But if we were to take this point further, then what makes street food different than common eateries or restaurants? Aside from the fact that the former is more affordable than the latter, one of the prominent characteristics of street food is its simplicity; from its menu to how the dish is presented.

When it comes to the menu, Kevindra points out that street food business is, oftentimes, focusing on peddling a handful or even just a single type of dish. “Think about how street food sellers don’t offer any service or ambience, and little variety, yet they survive for years and on from a business they’ve begun on a small investment,” says Kevindra.

Take a stroll down to some of the street food hotspot in Jakarta like Kebon Sirih street and look for the legendary Nasi Goreng Kambing Kebon Sirih. Started in 1958, the street food is famed for its tasty mutton fried rice; although in later years the menu does expand into selling other varieties of fried rice and satay, the street food’s namesake dish remains its bestselling menu to this date.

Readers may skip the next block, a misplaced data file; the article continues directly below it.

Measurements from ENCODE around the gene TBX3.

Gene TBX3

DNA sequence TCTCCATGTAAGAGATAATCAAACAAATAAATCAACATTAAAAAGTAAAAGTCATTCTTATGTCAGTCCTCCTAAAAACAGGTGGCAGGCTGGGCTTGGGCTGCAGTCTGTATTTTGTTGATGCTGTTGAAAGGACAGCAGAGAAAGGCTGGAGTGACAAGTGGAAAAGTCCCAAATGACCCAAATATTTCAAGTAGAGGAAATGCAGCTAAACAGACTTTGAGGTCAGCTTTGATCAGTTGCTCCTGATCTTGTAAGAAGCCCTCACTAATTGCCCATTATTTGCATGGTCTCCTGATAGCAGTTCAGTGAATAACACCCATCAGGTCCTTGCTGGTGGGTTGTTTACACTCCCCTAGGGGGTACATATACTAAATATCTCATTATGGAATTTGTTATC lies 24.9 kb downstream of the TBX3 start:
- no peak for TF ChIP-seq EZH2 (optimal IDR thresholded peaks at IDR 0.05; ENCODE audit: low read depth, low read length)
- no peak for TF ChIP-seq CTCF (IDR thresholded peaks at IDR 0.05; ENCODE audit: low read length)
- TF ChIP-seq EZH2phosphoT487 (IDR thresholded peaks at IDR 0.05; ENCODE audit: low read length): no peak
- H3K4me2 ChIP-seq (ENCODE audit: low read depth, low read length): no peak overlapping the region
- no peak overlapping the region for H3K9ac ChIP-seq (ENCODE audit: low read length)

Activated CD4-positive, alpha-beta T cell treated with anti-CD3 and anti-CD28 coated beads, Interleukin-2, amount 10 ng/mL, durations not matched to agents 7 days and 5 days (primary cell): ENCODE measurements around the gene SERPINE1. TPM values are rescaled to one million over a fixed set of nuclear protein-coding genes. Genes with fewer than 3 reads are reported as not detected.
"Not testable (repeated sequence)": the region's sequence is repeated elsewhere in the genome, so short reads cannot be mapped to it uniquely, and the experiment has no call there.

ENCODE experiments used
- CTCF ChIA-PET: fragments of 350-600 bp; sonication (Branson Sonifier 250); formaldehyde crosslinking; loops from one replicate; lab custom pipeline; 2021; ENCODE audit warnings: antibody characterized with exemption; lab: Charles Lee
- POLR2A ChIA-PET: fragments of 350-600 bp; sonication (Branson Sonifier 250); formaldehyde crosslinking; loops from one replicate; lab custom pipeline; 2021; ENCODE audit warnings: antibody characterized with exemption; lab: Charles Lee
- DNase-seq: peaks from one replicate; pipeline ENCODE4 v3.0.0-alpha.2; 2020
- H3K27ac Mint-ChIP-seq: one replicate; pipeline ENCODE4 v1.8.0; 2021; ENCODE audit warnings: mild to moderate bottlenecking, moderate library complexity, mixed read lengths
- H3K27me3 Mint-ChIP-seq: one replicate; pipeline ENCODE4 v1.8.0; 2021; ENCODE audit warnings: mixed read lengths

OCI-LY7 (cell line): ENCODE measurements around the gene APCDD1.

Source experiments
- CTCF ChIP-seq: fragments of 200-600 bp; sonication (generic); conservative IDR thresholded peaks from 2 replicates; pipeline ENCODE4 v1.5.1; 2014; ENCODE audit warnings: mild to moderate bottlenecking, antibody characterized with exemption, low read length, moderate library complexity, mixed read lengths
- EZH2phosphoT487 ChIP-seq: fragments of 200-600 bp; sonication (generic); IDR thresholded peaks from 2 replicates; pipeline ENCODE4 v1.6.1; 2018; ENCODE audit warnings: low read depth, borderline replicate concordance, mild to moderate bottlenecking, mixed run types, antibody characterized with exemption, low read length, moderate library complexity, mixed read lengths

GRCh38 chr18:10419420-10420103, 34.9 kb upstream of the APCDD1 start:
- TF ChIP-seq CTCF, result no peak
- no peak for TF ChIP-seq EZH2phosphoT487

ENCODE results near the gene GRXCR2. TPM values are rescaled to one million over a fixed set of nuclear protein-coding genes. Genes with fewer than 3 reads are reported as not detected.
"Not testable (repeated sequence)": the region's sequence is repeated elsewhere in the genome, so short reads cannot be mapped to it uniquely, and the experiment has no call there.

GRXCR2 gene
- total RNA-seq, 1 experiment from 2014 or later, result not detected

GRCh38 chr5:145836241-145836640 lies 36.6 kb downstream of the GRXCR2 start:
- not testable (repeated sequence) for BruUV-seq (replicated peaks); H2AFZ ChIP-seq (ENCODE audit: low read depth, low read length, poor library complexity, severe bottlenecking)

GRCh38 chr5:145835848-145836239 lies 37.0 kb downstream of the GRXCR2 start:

Kevindra mentions that this happens quite simply because the sellers cook what they know. Street food hawkers compete not by diversifying on their options but by perfecting dishes they are already familiar with. Their flavour repertoire? Well, a dish that reminds them of home, of whichever region they are hailing from. In his words, Kevindra calls this “honest food”.

Juliana Sari Siregar has worked as a food consultant for a handful of Jakarta’s F&B giants like Potato Head Group and Syah Establishments, and she can vouch that the unparalleled beauty of street food lies in its simplicity and genuineness that is reminiscent of a home. Unlike in restaurants, “There’s no hassle in marketing promotions, quality, location, ambience and service – street food is straightforward,” says Sari.